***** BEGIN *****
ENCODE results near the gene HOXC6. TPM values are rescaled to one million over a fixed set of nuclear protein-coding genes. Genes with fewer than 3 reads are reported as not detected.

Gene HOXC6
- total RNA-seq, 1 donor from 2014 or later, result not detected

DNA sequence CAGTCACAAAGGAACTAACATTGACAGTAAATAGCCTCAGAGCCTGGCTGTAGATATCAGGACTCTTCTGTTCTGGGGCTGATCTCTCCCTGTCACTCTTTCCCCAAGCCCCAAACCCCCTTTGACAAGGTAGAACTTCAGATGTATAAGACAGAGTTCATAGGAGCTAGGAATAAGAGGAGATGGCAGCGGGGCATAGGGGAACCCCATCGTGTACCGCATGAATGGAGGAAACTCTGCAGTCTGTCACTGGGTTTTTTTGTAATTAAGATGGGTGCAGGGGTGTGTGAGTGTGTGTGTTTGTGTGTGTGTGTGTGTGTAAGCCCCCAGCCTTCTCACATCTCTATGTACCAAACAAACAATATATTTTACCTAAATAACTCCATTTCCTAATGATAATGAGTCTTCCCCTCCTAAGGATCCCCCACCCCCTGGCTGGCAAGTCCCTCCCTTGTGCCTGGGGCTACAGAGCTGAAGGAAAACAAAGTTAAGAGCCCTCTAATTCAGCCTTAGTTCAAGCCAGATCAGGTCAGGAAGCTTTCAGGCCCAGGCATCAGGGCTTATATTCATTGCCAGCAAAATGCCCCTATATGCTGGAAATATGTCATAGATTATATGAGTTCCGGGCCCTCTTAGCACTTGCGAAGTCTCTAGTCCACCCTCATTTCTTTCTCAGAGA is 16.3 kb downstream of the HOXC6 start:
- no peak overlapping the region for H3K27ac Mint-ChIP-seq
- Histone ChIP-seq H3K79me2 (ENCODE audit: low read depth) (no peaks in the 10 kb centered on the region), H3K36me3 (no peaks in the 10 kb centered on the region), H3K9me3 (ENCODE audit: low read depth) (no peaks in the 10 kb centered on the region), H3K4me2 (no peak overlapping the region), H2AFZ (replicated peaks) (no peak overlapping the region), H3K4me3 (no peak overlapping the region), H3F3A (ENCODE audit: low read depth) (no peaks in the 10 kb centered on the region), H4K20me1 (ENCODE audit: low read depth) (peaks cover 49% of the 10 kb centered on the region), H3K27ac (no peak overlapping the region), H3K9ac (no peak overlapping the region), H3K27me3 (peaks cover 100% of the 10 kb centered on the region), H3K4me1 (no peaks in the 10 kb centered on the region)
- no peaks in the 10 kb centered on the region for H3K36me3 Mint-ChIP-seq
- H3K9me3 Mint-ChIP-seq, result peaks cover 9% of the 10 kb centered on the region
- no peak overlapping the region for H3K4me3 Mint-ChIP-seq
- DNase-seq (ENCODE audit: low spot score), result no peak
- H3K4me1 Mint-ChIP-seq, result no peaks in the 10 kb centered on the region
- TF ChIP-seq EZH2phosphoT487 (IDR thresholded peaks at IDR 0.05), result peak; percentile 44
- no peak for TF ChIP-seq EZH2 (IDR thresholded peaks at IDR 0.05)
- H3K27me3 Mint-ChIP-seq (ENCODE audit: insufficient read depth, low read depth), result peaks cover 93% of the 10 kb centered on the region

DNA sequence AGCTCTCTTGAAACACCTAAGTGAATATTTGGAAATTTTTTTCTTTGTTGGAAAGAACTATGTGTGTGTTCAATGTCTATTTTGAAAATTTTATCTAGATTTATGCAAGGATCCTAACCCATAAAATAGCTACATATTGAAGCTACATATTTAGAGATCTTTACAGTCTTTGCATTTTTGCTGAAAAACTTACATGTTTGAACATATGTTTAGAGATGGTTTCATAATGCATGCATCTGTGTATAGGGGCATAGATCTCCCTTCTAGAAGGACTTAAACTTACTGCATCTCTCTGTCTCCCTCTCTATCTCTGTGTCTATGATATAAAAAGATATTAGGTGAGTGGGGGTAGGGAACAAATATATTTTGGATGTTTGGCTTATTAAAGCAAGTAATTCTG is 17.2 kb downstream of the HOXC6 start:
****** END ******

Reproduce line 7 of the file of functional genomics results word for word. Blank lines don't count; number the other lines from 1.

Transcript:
- no peaks in the 10 kb centered on the region for H3K36me3 Mint-ChIP-seq